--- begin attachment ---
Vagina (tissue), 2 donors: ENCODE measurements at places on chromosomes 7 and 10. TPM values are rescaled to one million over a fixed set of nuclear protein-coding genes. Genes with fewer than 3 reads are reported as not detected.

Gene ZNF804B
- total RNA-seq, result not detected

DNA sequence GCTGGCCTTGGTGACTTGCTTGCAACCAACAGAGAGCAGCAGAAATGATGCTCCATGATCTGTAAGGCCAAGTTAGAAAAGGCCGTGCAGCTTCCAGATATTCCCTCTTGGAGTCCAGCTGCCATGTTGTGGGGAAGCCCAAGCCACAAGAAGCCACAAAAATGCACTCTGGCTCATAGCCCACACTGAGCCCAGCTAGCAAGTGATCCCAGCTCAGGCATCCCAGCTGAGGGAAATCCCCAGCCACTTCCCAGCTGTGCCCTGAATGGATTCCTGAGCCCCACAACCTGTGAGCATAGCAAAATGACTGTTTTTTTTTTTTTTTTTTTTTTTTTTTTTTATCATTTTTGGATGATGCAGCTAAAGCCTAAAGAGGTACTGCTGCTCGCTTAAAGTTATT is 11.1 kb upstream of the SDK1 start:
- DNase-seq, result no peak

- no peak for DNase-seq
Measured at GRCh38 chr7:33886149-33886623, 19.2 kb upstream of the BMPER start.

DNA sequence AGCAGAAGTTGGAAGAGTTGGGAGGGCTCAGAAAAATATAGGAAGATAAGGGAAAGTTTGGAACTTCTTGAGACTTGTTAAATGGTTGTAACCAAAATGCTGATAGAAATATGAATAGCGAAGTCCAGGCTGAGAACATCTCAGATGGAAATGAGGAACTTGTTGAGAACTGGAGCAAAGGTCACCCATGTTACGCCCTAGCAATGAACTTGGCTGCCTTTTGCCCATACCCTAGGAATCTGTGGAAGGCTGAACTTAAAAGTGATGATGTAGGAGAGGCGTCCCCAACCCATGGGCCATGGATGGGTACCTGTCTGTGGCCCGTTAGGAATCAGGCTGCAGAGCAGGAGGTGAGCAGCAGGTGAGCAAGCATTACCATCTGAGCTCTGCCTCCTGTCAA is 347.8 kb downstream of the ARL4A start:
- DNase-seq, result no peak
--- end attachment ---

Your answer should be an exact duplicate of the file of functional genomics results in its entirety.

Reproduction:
Vagina (tissue), 2 donors: ENCODE measurements at places on chromosomes 7 and 10. TPM values are rescaled to one million over a fixed set of nuclear protein-coding genes. Genes with fewer than 3 reads are reported as not detected.

Gene ZNF804B
- total RNA-seq, result not detected

DNA sequence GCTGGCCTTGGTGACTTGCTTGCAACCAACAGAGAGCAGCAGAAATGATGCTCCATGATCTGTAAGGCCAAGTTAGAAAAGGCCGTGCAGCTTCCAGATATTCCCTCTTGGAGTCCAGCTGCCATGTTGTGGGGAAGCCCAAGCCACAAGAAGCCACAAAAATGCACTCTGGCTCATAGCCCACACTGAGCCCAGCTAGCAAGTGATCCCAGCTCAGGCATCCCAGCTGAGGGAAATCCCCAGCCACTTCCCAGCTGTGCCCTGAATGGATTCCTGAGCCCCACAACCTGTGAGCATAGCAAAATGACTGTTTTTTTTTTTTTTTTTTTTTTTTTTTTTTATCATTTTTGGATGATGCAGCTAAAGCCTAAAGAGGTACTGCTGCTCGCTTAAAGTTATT is 11.1 kb upstream of the SDK1 start:
- DNase-seq, result no peak

- no peak for DNase-seq
Measured at GRCh38 chr7:33886149-33886623, 19.2 kb upstream of the BMPER start.

DNA sequence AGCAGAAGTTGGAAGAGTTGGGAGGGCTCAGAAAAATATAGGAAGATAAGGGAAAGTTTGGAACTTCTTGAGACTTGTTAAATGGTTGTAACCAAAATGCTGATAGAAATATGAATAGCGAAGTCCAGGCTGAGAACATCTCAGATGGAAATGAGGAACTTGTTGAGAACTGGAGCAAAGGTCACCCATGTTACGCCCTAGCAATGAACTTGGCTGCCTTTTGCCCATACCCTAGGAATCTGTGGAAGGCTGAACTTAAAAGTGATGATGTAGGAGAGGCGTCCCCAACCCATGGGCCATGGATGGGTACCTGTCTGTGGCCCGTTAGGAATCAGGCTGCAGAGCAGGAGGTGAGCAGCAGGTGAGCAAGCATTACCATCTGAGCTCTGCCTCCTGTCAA is 347.8 kb downstream of the ARL4A start:
- DNase-seq, result no peak